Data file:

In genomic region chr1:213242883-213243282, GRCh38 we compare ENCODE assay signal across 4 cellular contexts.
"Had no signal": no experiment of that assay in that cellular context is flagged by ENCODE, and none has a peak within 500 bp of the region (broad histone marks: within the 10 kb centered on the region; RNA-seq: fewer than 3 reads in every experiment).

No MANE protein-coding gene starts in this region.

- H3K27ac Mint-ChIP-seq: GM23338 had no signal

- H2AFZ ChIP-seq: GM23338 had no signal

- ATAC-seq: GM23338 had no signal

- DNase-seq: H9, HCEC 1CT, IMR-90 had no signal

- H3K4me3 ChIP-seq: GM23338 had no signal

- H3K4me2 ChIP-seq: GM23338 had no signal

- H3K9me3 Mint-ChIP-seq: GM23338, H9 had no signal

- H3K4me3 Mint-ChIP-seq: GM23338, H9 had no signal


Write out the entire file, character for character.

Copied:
In genomic region chr1:213242883-213243282, GRCh38 we compare ENCODE assay signal across 4 cellular contexts.
"Had no signal": no experiment of that assay in that cellular context is flagged by ENCODE, and none has a peak within 500 bp of the region (broad histone marks: within the 10 kb centered on the region; RNA-seq: fewer than 3 reads in every experiment).

No MANE protein-coding gene starts in this region.

- H3K27ac Mint-ChIP-seq: GM23338 had no signal

- H2AFZ ChIP-seq: GM23338 had no signal

- ATAC-seq: GM23338 had no signal

- DNase-seq: H9, HCEC 1CT, IMR-90 had no signal

- H3K4me3 ChIP-seq: GM23338 had no signal

- H3K4me2 ChIP-seq: GM23338 had no signal

- H3K9me3 Mint-ChIP-seq: GM23338, H9 had no signal

- H3K4me3 Mint-ChIP-seq: GM23338, H9 had no signal